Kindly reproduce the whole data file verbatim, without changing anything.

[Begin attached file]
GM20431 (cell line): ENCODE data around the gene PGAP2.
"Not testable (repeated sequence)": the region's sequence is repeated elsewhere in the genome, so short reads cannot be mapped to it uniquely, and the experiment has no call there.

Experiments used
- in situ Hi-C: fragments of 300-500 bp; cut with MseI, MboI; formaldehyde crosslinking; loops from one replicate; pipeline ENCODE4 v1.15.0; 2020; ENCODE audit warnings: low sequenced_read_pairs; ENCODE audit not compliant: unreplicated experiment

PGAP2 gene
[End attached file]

GM20431 (cell line): ENCODE data around the gene PGAP2.
"Not testable (repeated sequence)": the region's sequence is repeated elsewhere in the genome, so short reads cannot be mapped to it uniquely, and the experiment has no call there.

Experiments used
- in situ Hi-C: fragments of 300-500 bp; cut with MseI, MboI; formaldehyde crosslinking; loops from one replicate; pipeline ENCODE4 v1.15.0; 2020; ENCODE audit warnings: low sequenced_read_pairs; ENCODE audit not compliant: unreplicated experiment

PGAP2 gene